A visit to Malawi

I visited Malawi for a week last month. My first impressions were the enthusiasm and happiness shown by so many Malawians. But real problems are just under the surface. For example, a serious petrol shortage means at least eight-hour waits at petrol stations.

During my visit, we installed gadgets (iPod touches) in two locations:

Primary school

Here we supplied the iPods to ten Standard 1 and 2 teachers (the first two years of Primary education) in a primary school with 5,000 children. Each teacher has a class of more than 250 children. The whole school has 24 teachers – including the head and deputy. The deputy head is paid £80 a month – and needs to spend £40 a month on rent. He has to buy everything for his children and extended family on £40 a month.

Children in Malawi

Since I got back, the headteacher has written to me:

“How is London these days? Malawi is good and we are waiting for the first rains ready to plant crops since Malawi depends on farming. Andrew I’m pleased to tell you that our pupils have started scoring the stars on the charts using the devices. We are now giving the stars, which is encouraging and interesting.”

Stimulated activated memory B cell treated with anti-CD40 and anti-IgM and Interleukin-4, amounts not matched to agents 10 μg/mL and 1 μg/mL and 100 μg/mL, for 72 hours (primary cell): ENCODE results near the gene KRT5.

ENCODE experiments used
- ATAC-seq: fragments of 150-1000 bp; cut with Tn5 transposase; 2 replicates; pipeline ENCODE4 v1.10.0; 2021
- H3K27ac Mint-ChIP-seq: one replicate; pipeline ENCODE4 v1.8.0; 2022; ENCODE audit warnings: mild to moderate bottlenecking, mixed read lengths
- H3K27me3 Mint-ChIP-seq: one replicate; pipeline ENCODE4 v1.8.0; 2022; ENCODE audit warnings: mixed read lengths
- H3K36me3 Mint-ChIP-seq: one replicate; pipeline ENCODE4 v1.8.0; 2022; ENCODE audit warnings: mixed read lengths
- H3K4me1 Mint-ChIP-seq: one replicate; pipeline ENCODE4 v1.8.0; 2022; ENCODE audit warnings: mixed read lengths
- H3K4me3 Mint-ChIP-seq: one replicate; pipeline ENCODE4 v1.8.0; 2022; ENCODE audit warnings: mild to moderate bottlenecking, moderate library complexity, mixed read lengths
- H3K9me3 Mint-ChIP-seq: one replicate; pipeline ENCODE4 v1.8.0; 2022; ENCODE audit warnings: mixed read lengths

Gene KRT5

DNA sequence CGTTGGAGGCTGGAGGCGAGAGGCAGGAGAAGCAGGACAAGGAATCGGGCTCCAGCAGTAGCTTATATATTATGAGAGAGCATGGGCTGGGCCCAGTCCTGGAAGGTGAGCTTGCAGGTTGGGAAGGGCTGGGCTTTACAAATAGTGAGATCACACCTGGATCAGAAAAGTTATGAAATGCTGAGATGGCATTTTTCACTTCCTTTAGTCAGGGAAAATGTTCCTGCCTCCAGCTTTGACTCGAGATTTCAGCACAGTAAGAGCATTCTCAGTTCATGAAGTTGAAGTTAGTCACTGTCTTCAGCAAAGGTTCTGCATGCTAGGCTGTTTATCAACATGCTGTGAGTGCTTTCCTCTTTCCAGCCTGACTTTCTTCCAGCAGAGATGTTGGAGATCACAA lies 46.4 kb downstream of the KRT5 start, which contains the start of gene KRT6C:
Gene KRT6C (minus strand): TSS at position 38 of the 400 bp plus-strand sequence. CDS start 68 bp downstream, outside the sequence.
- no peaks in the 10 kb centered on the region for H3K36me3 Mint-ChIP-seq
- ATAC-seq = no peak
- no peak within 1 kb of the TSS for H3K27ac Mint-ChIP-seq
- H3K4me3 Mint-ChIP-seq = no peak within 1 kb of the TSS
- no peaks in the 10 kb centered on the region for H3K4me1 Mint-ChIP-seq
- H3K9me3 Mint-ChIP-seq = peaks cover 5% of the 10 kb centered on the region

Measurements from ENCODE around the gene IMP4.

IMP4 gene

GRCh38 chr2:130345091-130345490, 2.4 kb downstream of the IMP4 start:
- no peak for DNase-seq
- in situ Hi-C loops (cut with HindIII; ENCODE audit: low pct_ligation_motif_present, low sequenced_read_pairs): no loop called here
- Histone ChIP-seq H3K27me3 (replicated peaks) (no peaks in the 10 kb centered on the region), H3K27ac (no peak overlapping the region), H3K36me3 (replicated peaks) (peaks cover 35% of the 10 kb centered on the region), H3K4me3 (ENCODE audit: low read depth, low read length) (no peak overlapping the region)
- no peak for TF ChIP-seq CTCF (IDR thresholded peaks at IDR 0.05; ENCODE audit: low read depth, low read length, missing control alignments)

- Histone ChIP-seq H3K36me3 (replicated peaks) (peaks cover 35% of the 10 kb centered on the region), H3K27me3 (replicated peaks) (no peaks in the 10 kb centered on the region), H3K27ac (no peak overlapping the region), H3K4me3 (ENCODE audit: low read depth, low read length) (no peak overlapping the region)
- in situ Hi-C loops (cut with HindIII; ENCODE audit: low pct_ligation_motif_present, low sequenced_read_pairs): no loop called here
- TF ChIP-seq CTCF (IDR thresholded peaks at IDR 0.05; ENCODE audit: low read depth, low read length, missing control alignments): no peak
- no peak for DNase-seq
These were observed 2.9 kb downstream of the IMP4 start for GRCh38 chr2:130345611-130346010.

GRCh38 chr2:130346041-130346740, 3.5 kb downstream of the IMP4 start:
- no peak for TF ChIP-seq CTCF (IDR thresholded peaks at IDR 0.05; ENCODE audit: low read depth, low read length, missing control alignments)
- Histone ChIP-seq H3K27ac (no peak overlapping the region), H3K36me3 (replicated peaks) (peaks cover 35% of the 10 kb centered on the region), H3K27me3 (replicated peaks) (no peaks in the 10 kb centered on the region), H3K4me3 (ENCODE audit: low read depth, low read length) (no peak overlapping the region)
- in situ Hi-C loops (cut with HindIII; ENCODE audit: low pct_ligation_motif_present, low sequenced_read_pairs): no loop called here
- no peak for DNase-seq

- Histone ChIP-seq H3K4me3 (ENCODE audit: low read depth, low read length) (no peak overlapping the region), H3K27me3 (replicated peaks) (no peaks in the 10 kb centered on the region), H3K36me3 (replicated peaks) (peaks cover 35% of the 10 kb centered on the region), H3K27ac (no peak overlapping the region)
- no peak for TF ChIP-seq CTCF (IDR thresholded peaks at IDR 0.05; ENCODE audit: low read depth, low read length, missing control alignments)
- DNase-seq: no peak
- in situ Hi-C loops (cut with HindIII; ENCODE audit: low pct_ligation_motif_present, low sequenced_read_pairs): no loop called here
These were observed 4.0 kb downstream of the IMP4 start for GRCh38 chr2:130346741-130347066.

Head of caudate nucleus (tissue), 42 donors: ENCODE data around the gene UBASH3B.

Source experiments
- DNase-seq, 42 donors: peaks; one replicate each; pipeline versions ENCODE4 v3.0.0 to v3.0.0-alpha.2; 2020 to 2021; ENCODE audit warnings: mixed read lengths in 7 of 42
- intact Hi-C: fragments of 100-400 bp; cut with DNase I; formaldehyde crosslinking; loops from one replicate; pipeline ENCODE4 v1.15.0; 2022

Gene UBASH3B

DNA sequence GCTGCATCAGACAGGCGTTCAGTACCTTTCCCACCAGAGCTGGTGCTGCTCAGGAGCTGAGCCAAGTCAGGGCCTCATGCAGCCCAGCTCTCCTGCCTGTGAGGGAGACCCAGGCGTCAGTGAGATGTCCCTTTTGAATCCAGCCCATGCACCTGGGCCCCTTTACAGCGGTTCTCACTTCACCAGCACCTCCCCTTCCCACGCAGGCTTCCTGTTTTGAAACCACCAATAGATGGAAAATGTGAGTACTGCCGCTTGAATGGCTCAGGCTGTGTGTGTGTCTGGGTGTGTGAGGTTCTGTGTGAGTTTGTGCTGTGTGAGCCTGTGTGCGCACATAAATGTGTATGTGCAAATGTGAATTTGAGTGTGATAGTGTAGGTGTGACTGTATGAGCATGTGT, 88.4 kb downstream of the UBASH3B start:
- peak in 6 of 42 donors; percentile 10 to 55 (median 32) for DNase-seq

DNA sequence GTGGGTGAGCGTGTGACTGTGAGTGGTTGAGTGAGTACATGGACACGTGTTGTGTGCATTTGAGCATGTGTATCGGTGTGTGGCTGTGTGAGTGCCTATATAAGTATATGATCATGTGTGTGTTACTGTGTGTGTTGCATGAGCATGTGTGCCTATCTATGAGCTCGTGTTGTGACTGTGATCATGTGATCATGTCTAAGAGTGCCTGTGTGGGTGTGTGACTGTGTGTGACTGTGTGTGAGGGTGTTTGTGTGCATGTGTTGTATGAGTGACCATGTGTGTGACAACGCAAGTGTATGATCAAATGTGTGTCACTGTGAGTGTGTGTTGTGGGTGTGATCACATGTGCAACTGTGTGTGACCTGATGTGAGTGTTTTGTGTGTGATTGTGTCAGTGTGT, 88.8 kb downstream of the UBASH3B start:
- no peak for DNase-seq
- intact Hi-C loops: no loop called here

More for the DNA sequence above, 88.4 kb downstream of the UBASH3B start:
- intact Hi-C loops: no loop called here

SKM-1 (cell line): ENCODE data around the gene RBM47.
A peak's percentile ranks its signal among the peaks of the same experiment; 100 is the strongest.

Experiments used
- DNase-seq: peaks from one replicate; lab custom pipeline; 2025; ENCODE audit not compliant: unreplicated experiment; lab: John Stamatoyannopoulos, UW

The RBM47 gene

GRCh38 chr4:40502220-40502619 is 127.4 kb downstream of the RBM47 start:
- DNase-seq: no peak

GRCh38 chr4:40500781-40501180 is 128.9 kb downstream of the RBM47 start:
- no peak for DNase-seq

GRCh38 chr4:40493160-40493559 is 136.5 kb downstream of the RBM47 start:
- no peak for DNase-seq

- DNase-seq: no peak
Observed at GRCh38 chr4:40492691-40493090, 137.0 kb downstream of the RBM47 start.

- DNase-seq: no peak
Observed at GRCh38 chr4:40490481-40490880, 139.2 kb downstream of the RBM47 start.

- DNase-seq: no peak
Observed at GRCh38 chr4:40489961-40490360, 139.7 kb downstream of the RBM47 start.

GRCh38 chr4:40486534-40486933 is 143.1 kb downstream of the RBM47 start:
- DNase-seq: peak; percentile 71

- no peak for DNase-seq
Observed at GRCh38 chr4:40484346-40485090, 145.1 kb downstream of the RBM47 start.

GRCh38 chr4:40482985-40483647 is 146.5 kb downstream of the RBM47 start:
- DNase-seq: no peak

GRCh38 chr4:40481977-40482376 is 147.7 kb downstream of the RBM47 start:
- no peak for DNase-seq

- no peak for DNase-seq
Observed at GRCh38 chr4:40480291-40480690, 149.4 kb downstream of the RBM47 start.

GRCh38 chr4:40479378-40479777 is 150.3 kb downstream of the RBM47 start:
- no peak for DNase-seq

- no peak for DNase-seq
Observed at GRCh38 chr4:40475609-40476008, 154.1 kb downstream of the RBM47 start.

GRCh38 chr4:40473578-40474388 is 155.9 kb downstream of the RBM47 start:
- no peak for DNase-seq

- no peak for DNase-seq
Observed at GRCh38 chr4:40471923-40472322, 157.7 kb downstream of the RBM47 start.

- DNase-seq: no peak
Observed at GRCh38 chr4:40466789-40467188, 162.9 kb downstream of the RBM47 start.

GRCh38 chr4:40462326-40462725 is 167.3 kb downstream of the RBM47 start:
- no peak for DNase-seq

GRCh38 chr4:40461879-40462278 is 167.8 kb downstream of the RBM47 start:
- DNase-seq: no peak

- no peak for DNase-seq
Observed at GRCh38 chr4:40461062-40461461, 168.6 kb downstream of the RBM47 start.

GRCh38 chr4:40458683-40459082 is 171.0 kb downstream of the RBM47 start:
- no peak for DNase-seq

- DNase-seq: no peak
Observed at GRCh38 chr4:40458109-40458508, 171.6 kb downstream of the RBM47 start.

Students using EuroTalk software in Malawi


Here I met with some women who had had a fistula operation.Hospital patient using EuroTalk apps to learn These are women who have had problems giving birth. They not only lose their baby but are damaged – and become incontinent. As a result they are often rejected by the village society and treated like “modern day lepers”. I met one woman who got a fistula as she gave birth 45 years ago. Her whole life changed, as she suffered first the trauma of losing a baby and then being rejected by all around her. The operation takes about three hours, but all the ladies need to be in hospital for a month. Their lives are transformed in the most profound way. EuroTalk have donated software and gadgets for these ladies to use while in hospital. These gadgets had preinstalled language learning and maths apps in English and Chichewa, as well as Malawian music, photos, video clips, lesson plans etc.

The hospital anaesthetist has written:

“… the mothers really like the iPods to the extent that when I am busy they even call for them. Some of our young patients are turning into teachers of elderly patients.”

We are planning an update to the digital resources for the school and the hospital early next year.

I also met with members of the Scottish Government, who were visiting Malawi. The SG and EuroTalk are jointly funding the devices and software for these gadgets to go into 30 schools. It’s a really exciting project!

On a personal note, I was really encouraged by this visit. It follows so much work done by so many people. The potential for low cost digital devices and software in local languages to deliver education is enormous. Thank you to so many at EuroTalk, past and present, who have turned ideas into a reality.

Andrew (EuroTalk Managing Director)

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